Interest is then net profit, as Ramsay calls it, which capital as such yields, either for the mere lender remaining outside of the process of reproduction, or for the owner employing his capital productively. For this latter capitalist also, capital yields this net profit, not in his capacity as a productive capitalist, but of money-capitalist and lender of his own capital as an interest-bearing one to himself as an investing capitalist. Just as the conversion of money, and of value in general, into capital is the constant result of capitalist production, so its existence in the form of capital is its constant prerequisite. By its ability to transform itself into means of production, it commands continually unpaid labor and thereby transforms the process of production and circulation of commodities into a production of surplus-value for its owner. Interest is, therefore, merely the expression of the fact, that value in general, in other words, value representing materialised labor in its general social form, or value assuming the form of means of production in the actual process of production, faces living labor-power as an independent power, and is a means of appropriating unpaid labor; and that it is such a power, because it represents the property of another in opposition to the laborer. But on the other hand, this opposition to wage-labor is obliterated in the form of interest; for interest-bearing capital as such has not wage-labor, but productive capital for its object. The lending capitalist faces as such the capitalist performing his actual function in the process of reproduction, not the wage-worker, who is expropriated from the means of production under capitalist production. Interest-bearing capital represents capital as ownership compared to capital as a function. But to the extent that capital does not perform its function, it does not exploit the laborers and does not come into opposition to labor.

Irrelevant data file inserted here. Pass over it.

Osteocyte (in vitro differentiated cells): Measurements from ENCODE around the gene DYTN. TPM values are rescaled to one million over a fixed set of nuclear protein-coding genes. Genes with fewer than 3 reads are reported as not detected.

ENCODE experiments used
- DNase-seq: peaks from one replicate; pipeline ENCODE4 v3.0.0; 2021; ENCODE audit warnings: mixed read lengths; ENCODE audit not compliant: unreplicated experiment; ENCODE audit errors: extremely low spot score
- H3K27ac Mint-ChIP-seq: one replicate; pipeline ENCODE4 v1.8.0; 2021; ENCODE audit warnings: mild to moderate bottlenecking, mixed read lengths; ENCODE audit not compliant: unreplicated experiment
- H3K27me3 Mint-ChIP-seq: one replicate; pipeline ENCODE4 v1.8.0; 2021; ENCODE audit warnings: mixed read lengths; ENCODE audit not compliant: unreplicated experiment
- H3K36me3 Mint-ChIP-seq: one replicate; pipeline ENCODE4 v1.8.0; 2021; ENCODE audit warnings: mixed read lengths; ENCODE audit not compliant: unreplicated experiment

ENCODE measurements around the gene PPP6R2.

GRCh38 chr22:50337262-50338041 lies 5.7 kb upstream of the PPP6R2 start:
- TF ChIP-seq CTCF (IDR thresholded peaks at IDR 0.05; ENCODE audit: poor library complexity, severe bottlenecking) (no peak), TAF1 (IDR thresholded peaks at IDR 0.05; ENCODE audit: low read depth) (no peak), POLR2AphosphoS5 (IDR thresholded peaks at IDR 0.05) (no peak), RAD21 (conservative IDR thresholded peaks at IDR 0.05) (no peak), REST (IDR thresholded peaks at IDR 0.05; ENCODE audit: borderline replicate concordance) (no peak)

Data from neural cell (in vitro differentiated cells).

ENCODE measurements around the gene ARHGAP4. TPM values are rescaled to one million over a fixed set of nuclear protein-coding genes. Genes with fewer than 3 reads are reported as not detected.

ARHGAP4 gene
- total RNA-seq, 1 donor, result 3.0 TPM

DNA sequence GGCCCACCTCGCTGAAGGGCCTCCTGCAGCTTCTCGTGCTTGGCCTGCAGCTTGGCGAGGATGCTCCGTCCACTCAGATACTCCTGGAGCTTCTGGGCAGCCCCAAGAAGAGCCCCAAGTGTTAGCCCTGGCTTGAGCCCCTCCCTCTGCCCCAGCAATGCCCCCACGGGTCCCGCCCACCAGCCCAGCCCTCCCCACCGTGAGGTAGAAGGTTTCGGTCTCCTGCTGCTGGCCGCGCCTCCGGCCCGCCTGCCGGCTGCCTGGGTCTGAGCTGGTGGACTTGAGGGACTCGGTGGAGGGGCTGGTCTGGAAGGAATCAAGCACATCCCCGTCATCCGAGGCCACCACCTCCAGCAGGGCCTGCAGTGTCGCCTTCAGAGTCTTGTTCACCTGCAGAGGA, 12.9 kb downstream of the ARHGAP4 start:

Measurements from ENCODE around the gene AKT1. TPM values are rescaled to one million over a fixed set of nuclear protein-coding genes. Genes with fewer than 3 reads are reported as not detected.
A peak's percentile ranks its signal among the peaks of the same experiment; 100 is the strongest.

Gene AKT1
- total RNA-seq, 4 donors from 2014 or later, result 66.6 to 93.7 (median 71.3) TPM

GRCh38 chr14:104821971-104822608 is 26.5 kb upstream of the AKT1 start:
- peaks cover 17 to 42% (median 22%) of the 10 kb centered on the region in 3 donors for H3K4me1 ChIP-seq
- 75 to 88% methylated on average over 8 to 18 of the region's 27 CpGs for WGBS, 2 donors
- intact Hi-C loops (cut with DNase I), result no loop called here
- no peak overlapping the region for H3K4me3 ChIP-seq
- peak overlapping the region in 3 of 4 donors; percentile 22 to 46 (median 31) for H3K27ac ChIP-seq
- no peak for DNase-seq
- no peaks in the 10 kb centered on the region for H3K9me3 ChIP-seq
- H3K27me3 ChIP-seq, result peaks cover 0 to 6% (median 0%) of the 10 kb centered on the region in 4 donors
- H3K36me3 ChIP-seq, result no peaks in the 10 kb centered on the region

On the other hand, profit of enterprise is not in opposition to wage-labor, but only to interest.


1) Assuming the average profit to be given, the rate of profit on enterprise is not determined by wages, but by the rate of interest. It is high or low inversely as the rate of interest is.*73